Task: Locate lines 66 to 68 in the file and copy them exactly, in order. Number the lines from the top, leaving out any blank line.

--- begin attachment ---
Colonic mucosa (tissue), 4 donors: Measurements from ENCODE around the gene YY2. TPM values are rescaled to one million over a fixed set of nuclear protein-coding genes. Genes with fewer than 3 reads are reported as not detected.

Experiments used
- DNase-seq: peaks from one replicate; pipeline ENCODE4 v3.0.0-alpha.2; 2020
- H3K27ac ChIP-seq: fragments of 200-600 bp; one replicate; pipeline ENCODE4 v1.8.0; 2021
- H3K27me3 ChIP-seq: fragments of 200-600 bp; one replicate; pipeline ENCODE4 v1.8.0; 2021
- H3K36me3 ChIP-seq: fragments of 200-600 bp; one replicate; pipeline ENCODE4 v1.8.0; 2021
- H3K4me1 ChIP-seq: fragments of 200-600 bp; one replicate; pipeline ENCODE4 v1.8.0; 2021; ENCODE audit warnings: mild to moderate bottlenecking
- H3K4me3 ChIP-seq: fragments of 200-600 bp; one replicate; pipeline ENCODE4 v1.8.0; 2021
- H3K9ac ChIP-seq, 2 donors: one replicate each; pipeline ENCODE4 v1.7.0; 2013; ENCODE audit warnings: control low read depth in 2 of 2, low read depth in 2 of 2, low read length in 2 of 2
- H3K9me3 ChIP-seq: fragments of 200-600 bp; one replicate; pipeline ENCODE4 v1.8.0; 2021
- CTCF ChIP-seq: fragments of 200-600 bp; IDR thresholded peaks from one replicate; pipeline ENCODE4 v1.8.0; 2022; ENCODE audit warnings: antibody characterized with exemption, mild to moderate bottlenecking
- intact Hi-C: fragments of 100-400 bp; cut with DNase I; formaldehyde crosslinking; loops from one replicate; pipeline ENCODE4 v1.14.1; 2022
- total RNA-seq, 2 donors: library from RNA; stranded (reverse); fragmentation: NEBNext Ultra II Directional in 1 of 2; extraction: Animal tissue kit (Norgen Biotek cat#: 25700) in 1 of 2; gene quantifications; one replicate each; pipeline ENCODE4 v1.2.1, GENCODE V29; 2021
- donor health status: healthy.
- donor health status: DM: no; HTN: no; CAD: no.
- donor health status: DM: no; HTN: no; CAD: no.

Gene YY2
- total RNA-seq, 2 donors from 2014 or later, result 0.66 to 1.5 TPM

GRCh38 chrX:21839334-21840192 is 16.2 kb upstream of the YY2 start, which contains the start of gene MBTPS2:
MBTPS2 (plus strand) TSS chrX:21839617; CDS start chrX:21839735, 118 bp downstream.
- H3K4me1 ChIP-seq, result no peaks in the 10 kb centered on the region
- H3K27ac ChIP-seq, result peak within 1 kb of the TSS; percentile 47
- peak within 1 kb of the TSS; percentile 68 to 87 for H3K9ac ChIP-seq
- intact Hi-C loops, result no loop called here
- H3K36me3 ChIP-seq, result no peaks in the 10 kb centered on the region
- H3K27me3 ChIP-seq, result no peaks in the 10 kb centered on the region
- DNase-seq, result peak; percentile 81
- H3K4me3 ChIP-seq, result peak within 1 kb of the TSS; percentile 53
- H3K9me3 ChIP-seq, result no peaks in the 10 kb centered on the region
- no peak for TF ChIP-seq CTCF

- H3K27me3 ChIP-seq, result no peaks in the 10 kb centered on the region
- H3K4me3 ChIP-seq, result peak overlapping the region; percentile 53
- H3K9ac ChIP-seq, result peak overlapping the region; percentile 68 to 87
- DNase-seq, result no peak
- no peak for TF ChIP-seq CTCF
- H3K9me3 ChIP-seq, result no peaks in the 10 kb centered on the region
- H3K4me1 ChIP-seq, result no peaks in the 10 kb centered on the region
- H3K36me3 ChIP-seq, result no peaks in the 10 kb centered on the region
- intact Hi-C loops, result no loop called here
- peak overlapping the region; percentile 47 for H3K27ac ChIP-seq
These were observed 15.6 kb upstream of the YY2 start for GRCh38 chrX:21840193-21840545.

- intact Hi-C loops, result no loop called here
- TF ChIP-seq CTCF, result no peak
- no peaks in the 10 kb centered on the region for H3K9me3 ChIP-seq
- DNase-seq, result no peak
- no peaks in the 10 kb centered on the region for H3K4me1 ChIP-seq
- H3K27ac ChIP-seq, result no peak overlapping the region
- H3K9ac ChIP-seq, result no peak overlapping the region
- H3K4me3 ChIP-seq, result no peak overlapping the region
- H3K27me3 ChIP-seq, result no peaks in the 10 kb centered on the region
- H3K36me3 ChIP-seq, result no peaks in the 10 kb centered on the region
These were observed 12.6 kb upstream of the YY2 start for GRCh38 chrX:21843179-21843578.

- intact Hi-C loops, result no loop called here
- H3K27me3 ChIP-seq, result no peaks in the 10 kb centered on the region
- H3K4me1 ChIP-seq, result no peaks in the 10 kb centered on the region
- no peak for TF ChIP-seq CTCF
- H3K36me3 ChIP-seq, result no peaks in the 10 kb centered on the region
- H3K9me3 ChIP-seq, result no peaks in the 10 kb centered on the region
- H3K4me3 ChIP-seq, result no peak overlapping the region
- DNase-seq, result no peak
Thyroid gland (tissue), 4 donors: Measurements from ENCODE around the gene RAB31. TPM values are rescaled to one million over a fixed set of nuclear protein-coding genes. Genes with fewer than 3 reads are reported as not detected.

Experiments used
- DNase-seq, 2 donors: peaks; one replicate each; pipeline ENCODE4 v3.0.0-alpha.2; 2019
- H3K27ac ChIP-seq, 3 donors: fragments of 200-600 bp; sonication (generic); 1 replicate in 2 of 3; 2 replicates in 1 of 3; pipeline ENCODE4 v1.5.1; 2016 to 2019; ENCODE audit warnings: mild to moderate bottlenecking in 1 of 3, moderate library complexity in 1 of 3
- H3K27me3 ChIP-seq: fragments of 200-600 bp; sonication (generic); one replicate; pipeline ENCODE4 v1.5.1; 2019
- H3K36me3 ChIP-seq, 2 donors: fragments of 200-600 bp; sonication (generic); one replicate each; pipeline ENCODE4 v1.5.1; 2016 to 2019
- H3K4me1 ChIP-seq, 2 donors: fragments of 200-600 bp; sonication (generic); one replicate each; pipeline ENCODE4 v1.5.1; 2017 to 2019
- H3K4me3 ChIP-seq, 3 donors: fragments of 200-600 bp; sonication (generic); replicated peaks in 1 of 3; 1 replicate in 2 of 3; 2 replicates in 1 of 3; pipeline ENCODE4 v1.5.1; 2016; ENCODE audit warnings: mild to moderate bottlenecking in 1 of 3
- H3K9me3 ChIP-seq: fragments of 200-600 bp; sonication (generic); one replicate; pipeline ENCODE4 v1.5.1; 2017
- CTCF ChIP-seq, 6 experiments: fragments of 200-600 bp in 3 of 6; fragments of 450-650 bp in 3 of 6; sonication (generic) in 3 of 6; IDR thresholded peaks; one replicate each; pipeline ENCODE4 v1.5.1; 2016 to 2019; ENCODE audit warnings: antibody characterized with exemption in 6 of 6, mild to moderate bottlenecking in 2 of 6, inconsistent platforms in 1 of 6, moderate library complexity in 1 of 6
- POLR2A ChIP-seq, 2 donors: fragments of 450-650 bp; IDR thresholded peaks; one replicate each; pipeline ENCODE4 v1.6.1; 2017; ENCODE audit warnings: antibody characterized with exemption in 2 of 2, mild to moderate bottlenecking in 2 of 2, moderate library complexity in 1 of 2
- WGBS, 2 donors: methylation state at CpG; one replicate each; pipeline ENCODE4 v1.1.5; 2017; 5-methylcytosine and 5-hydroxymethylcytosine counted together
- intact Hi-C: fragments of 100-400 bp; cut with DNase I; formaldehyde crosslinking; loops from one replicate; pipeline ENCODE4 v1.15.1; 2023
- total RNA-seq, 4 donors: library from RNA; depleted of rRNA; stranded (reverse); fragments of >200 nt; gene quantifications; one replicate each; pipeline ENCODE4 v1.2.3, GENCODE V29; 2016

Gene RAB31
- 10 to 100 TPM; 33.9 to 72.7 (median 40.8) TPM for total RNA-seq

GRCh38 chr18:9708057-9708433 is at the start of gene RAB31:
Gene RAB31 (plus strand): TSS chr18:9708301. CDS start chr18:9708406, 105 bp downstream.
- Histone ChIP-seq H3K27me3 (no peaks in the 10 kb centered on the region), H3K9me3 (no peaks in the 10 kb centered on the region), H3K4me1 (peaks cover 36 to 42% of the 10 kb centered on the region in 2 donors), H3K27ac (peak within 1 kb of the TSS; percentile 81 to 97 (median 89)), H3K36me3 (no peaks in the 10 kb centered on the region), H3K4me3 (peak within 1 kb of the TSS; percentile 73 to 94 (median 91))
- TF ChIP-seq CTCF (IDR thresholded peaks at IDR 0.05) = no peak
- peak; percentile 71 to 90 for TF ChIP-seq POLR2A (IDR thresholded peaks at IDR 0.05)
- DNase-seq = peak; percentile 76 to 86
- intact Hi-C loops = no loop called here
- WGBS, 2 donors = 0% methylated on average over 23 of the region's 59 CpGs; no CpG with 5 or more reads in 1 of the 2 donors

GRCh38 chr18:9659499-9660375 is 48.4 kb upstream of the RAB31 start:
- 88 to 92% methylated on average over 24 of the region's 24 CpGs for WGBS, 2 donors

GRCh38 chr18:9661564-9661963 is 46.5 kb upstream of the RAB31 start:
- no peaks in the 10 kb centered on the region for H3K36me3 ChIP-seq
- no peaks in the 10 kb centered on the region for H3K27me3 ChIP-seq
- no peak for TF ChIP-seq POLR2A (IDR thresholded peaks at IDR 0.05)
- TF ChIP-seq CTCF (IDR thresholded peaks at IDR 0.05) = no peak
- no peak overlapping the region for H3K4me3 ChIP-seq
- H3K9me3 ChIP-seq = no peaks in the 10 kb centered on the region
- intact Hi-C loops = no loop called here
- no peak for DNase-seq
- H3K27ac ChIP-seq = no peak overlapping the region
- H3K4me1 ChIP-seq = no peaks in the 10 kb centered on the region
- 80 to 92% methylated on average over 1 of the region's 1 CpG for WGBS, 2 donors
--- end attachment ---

- H3K36me3 ChIP-seq, 2 donors: fragments of 200-600 bp; sonication (generic); one replicate each; pipeline ENCODE4 v1.5.1; 2016 to 2019
- H3K4me1 ChIP-seq, 2 donors: fragments of 200-600 bp; sonication (generic); one replicate each; pipeline ENCODE4 v1.5.1; 2017 to 2019
- H3K4me3 ChIP-seq, 3 donors: fragments of 200-600 bp; sonication (generic); replicated peaks in 1 of 3; 1 replicate in 2 of 3; 2 replicates in 1 of 3; pipeline ENCODE4 v1.5.1; 2016; ENCODE audit warnings: mild to moderate bottlenecking in 1 of 3